The "ideal age for parenthood" and tempo-quantum interaction in Europe. Subnational regional age norms and the effects of first birth timing on second birth rates
Jan Van Bavel, Vrije Universiteit Brussel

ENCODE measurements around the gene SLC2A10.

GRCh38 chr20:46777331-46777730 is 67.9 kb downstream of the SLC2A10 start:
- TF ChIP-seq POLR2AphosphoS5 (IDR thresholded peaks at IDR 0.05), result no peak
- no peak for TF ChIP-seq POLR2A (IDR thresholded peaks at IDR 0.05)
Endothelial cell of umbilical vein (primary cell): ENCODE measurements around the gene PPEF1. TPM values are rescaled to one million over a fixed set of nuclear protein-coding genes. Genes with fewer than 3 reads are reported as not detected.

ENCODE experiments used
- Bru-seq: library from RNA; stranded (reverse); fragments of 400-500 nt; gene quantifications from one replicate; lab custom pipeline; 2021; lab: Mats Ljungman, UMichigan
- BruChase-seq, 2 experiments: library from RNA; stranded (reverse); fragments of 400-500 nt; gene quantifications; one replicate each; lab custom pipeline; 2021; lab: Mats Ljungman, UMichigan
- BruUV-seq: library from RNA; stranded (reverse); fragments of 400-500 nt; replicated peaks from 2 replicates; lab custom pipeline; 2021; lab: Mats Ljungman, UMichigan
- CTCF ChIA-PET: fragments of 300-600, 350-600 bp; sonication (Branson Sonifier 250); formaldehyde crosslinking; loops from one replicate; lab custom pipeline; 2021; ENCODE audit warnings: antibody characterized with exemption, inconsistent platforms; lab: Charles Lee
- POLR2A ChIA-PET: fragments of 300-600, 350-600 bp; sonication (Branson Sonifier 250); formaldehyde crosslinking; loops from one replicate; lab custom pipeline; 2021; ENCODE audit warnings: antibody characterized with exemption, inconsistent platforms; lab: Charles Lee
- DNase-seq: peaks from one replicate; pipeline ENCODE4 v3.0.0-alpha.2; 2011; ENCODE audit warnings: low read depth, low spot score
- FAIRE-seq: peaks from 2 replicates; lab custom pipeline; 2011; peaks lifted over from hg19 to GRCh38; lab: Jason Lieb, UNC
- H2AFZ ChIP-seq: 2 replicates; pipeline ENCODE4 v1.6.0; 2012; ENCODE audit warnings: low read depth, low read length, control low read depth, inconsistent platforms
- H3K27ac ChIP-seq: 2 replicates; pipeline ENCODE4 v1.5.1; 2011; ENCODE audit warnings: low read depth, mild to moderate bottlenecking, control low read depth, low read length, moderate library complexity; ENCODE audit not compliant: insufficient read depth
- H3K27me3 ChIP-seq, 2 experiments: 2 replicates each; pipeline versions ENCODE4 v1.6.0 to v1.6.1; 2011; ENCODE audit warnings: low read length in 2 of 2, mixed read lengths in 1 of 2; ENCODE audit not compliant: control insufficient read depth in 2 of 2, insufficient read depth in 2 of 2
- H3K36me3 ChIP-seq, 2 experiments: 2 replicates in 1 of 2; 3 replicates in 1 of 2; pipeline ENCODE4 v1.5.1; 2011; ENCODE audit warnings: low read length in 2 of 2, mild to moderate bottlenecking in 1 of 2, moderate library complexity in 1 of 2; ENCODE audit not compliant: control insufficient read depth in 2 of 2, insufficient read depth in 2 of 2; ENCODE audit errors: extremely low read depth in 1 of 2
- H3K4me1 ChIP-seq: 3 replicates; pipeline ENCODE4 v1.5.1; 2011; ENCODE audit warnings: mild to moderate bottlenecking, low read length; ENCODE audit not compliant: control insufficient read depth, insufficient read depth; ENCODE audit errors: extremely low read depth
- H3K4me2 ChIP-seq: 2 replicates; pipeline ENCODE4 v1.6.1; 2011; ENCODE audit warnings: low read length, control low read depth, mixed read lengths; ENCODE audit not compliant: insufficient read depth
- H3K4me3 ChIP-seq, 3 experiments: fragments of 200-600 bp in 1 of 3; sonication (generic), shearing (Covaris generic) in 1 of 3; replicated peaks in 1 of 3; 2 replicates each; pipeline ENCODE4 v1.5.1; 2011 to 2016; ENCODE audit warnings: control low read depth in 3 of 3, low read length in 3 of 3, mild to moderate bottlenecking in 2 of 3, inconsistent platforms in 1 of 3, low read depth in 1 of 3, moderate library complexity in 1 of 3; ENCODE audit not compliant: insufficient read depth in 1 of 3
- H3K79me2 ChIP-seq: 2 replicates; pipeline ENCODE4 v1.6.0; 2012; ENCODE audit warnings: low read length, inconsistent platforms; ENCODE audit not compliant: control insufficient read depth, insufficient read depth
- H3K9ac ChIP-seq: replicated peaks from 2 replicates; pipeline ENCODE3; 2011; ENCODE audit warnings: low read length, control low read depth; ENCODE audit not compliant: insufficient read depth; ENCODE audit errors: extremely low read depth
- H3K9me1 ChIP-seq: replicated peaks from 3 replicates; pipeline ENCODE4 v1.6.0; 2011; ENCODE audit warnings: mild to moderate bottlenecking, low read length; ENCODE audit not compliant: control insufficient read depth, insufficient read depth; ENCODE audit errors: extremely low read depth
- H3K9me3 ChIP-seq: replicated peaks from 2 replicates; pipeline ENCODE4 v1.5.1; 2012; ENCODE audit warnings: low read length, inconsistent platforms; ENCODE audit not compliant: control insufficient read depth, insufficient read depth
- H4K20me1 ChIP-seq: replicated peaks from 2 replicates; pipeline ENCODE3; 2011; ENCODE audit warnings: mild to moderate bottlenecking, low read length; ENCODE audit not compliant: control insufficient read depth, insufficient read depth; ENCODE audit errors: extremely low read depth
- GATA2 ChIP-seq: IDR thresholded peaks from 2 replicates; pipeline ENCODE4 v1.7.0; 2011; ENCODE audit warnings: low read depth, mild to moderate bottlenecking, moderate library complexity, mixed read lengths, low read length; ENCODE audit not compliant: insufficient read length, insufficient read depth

Fertility differences in Europe are to a large extent due to parity progression after the first child: in countries with relatively high fertility, first birth postponement is to a large extent recuperated at higher ages with fast progression to a second child. This is less the case in countries with lowest-low fertility, where people end up with one only child more often. Using the third round of the European Social Survey, I investigate second birth rates in 23 countries to address the extent of timing-quantum interaction. I analyze the extent to which a delay of the transition to parenthood depresses the second rate and find that this postponement effect on second birth rates 1) is generally stronger for the highly educated than for the low educated; 2) that it is moderated by the national enrollment rate in formal childcare, but only for the higher educated; and 3) that it is strongly influenced by subnational regional ideas about "the proper age for parenthood". The focus of this paper is on the latter finding. We estimate an indicator for the ideal age for parenthood and see how it moderates the relationship between first birth timing and second birth rates across the NUTS1-regions of Europe. It appears that, the farther away the age at first birth was from the regional-cultural ideal, the lower the second birth rate subsequently is. This finding holds irrespective of whether the first birth occured before or after the ideal age. The findings also illustrate the continued relevance of the historical "Hajnal line".